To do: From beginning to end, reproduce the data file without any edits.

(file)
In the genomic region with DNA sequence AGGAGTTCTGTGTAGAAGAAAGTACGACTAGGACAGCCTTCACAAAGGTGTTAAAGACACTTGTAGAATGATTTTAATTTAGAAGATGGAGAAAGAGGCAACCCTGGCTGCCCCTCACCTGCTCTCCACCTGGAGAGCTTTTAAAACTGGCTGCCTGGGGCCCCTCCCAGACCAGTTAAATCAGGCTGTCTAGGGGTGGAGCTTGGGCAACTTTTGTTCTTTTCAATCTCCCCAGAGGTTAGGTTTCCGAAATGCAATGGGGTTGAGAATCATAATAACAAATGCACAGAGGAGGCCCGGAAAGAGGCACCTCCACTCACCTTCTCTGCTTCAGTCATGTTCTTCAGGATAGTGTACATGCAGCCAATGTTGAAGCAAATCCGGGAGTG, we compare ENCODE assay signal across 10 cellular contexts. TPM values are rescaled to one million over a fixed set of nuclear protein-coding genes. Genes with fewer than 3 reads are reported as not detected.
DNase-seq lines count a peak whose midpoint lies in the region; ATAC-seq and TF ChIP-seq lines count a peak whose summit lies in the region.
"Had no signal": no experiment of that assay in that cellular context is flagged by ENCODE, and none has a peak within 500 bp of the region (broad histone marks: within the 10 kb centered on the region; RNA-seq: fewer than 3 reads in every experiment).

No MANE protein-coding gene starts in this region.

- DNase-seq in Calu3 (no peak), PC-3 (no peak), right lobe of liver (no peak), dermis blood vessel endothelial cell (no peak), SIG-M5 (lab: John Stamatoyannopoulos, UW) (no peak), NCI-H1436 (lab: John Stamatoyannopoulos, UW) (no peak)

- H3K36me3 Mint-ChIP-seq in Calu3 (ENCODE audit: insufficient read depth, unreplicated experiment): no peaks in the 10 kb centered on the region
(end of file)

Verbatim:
In the genomic region with DNA sequence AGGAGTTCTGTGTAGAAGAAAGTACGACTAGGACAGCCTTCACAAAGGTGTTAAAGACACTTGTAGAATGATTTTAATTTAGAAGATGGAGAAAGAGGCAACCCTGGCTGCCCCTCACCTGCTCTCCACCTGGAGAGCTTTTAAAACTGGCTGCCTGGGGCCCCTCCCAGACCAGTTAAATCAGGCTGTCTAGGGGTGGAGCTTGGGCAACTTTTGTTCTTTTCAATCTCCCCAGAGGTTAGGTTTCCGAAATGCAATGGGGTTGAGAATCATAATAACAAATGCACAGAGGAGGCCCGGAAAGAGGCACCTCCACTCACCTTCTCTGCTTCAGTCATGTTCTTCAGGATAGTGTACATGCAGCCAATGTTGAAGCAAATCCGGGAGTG, we compare ENCODE assay signal across 10 cellular contexts. TPM values are rescaled to one million over a fixed set of nuclear protein-coding genes. Genes with fewer than 3 reads are reported as not detected.
DNase-seq lines count a peak whose midpoint lies in the region; ATAC-seq and TF ChIP-seq lines count a peak whose summit lies in the region.
"Had no signal": no experiment of that assay in that cellular context is flagged by ENCODE, and none has a peak within 500 bp of the region (broad histone marks: within the 10 kb centered on the region; RNA-seq: fewer than 3 reads in every experiment).

No MANE protein-coding gene starts in this region.

- DNase-seq in Calu3 (no peak), PC-3 (no peak), right lobe of liver (no peak), dermis blood vessel endothelial cell (no peak), SIG-M5 (lab: John Stamatoyannopoulos, UW) (no peak), NCI-H1436 (lab: John Stamatoyannopoulos, UW) (no peak)

- H3K36me3 Mint-ChIP-seq in Calu3 (ENCODE audit: insufficient read depth, unreplicated experiment): no peaks in the 10 kb centered on the region